30 November 2022
By Aleksandr Podrabinek
The war against Ukraine, political repressions, mobilization, price rises, and the population’s noticeable impoverishment—all this could drive anyone, even the most balanced resident of Russia, into depression. Which, as psychologists, sociologists, and psychotherapists note, is in fact what’s happening. The atmosphere in our country is grim, to put it mildly.
Grounds for optimism are so few that many are simply voting with their feet. Hundreds of thousands of draft-age men have left Russia in the last couple of months to avoid mobilization and the front. Even those not threatened by mobilization are leaving the country, not wishing to bear moral responsibility for the state’s criminal decisions. The majority of opposition politicians and journalists have also rushed to evacuate and are now heatedly and bravely denouncing Putin from abroad.
But not everyone, not everyone is celebrating the coward escaping to safety or voluntarily limiting their free speech to kitchen conversations. The magnificent actress Liya Akhedzhakova, being neither a politician nor a journalist, is openly criticizing Vladimir Putin and has no intention of ending her theatrical activities. True, performances involving her are often canceled in Russia or removed from the repertoire altogether.
Just such a fate befell Journey Into the Whirlwind and First Bread at the Sovremennik theatre, for example. This is nothing surprising. Once upon a time, the KGB confiscated Evgenia Ginzburg’s autobiographical novel Journey Into the Whirlwind during searches, and Soviet times are now returning and old bans are spilling out with new force.
‘MY GRANDSON VENIAMIN‘
My Grandson Veniamin, based on the play by Lyudmila Ulitskaya and with Akhedzhakova’s participation, is enjoying success with the public but by no means with the Russian authorities. The theatrical enterprise is constantly being removed from theatrical spaces in one city or another. Culture officials don’t like Akhedzhakova herself, who does not try to hide her political views and at the same time is popular with audiences.
From the state’s standpoint, this is outrageous because Kremlin propaganda asserts the unanimous approval of Putin’s policy, and pig-headed little Akhedzhakova spoils the whole picture for them.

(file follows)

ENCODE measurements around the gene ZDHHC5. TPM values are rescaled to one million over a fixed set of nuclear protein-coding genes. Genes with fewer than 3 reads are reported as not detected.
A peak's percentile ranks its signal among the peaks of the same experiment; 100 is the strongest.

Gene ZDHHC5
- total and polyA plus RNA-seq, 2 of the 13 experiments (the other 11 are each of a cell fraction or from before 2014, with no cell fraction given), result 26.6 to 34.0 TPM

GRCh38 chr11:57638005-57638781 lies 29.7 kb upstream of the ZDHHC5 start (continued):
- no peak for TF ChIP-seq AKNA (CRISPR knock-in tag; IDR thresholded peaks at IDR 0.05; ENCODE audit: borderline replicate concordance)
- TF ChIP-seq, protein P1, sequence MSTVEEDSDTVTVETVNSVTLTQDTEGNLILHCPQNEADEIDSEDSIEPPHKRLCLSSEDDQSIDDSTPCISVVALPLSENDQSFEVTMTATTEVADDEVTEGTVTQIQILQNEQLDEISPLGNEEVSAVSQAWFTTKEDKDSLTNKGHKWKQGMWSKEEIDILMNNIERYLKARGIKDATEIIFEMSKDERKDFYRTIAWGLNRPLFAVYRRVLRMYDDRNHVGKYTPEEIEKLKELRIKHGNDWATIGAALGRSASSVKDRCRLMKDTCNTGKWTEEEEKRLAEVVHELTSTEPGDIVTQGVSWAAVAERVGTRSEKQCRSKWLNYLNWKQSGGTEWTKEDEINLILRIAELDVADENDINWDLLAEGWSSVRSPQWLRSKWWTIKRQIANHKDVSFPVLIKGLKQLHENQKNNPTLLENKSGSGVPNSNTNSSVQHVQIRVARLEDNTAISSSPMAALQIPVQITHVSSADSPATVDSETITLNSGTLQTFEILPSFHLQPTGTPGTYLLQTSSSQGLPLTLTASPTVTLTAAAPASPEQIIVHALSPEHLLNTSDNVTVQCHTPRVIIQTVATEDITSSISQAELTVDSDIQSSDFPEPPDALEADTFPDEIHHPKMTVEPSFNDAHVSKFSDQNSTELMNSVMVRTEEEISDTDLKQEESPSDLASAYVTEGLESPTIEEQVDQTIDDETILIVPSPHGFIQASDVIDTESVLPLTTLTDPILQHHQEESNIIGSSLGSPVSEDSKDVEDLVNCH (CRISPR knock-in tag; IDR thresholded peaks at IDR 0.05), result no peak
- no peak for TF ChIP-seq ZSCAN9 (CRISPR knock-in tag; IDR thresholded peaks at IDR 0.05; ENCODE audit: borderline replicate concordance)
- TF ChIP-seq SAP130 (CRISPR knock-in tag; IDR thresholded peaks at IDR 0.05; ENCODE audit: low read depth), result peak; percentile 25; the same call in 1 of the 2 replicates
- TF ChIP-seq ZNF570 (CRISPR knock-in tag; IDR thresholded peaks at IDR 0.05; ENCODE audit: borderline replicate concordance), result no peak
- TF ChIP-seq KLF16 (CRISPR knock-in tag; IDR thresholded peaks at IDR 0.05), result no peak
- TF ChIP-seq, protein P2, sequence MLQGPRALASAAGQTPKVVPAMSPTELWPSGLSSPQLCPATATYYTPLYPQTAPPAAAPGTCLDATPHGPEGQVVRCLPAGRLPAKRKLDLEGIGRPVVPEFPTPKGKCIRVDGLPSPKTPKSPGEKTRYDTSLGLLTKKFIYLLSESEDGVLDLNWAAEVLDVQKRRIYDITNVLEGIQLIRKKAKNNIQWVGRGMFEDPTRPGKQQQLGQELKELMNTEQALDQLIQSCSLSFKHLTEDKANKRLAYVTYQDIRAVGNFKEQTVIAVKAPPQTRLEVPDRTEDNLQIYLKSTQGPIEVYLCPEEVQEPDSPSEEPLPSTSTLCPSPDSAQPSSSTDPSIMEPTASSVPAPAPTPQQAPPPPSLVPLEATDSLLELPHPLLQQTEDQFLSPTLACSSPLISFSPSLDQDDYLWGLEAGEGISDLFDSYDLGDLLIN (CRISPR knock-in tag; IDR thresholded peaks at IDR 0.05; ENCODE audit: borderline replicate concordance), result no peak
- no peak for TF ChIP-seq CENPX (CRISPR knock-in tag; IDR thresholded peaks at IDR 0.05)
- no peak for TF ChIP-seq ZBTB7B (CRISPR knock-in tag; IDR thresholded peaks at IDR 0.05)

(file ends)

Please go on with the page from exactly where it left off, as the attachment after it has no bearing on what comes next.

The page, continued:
On 27 November, My Grandson Veniamin was performed to a sold-out audience in the Vyborg Hall in Petersburg. All the seats were filled, and the performance was a great success. One has to think that pressure was also put on the Vyborg House of Culture administration, but they did not succumb and the performance went on.
A PRIVATE CONCERT HALL
On 4 December, the theatrical enterprise was supposed to be taken to Nizhny Novgorod, where it was to be performed in the Yupiter concert hall. Vigilant Putinists had already informed the regional cultural ministry that this was an outrage. After all, Akhedzhakova was criticizing Putin for the invasion of Ukraine! To which the cultural ministry replied that they had recommended that the concert hall cancel the show, but this was only a recommendation, inasmuch as “the Yupiter concert hall is a private venue.”
Meanwhile Yupiter’s press service clarified that they were not going to cancel the performance, regardless of the regional cultural ministry’s recommendations.
Seemingly a normal position in a normal rule-of-law state: everyone has their own sphere of responsibility. But that’s in a rule-of-law state, not ours! One can imagine the kind of pressure they put on the private concert hall, the kinds of threats they made. We don’t know whether the theatre people in Nizhny Novgorod will hold up in the face of the pro-state scum’s aggressive pressure, but even their present intransigence attests to a bravery and readiness to defend their values to some point. At least in their profession they are trying to stay honest, something you can’t say about many of our other fellow countrymen.
Liya Akhedzhakova herself is demonstrating a courage that our political class lacks. She has no plans to surrender and no intention of leaving the country. “I’ll stay here to the end, no matter what happens,” she says.
Translated by Marian Schwartz